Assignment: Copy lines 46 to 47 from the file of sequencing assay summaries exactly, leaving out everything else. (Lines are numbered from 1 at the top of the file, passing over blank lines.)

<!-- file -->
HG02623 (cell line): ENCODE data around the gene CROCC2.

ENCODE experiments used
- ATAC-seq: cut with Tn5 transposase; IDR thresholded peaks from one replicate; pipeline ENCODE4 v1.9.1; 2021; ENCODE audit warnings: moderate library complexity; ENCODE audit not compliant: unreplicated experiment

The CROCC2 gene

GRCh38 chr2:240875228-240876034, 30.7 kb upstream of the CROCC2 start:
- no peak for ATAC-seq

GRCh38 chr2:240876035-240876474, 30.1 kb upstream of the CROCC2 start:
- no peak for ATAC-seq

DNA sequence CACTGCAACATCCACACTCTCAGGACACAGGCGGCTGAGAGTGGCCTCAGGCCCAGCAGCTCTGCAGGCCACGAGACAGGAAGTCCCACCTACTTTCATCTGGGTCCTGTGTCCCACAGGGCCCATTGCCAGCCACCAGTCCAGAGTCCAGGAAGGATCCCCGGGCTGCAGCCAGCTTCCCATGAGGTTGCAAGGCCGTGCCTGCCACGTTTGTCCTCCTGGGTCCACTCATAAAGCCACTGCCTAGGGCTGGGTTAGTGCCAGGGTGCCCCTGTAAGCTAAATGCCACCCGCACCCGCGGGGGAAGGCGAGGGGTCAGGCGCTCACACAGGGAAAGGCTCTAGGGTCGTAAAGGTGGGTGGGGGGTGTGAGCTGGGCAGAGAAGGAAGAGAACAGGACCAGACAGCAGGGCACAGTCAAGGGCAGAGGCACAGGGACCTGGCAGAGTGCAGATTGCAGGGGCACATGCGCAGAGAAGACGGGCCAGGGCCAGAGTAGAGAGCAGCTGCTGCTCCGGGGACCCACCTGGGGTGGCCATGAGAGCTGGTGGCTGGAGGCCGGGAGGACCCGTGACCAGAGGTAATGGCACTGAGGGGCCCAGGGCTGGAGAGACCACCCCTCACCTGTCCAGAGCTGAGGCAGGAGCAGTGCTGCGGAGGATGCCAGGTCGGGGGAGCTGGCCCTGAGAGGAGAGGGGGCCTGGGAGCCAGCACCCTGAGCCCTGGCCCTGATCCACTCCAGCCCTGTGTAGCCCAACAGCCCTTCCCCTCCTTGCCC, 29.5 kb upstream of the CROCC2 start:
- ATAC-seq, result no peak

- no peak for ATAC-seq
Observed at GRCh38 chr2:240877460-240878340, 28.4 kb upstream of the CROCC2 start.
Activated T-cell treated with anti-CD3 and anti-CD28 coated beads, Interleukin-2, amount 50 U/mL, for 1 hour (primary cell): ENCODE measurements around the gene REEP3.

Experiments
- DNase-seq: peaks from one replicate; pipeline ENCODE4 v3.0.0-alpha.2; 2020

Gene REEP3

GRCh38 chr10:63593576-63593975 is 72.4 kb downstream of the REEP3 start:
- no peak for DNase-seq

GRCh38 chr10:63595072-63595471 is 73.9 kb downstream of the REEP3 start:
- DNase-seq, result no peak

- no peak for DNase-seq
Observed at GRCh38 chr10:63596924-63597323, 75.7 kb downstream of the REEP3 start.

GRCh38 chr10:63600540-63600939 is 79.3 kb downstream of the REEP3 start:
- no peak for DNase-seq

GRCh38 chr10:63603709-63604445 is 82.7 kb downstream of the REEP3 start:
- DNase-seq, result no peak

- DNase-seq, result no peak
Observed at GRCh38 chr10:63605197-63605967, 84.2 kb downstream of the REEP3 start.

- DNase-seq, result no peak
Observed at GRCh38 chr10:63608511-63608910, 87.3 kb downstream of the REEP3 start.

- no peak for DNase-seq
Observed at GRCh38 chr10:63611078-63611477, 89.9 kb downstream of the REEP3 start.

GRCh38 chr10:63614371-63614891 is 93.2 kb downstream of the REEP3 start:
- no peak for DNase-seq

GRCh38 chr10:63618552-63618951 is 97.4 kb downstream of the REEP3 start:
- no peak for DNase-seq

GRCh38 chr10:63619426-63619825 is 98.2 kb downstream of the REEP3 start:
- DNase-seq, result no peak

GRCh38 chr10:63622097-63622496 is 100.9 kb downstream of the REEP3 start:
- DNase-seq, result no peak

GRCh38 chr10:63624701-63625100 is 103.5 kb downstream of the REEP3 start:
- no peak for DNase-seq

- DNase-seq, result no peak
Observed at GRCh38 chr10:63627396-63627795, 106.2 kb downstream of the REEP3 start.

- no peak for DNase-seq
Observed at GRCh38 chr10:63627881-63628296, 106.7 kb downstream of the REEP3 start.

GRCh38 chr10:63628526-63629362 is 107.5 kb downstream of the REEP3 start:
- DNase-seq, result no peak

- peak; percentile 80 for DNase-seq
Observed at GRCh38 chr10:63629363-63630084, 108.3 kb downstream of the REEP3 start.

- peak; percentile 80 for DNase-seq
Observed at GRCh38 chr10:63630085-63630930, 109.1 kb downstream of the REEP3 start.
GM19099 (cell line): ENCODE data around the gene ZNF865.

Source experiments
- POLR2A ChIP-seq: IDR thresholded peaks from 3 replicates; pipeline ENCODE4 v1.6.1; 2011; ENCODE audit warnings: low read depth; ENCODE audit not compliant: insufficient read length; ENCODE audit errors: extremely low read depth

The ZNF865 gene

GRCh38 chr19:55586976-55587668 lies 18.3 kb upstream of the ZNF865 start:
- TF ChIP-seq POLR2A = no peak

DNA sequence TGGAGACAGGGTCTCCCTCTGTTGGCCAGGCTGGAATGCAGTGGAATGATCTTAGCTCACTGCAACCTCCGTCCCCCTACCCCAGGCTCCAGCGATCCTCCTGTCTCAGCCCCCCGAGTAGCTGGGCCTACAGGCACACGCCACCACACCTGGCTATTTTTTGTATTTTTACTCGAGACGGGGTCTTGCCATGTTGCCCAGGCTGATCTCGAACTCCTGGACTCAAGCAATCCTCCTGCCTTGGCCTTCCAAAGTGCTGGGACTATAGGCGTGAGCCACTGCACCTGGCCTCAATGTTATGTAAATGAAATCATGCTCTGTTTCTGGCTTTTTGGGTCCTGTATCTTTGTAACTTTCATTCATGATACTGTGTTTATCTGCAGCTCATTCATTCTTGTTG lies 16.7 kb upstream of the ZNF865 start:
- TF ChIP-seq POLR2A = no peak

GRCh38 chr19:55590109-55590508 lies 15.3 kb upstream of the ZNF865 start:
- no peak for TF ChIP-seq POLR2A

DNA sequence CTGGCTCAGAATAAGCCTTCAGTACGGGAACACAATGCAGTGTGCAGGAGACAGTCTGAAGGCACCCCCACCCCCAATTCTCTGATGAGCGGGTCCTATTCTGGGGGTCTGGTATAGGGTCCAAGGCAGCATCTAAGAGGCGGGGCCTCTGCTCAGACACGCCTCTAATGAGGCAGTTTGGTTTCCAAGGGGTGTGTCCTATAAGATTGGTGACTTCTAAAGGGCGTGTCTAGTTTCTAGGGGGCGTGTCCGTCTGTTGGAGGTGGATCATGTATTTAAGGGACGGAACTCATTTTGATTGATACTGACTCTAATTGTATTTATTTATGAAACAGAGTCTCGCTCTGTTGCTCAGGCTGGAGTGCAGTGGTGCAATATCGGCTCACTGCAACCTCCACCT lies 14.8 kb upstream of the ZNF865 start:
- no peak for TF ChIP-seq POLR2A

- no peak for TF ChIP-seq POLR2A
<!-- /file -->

Observed at GRCh38 chr10:63627881-63628296, 106.7 kb downstream of the REEP3 start.

GRCh38 chr10:63628526-63629362 is 107.5 kb downstream of the REEP3 start: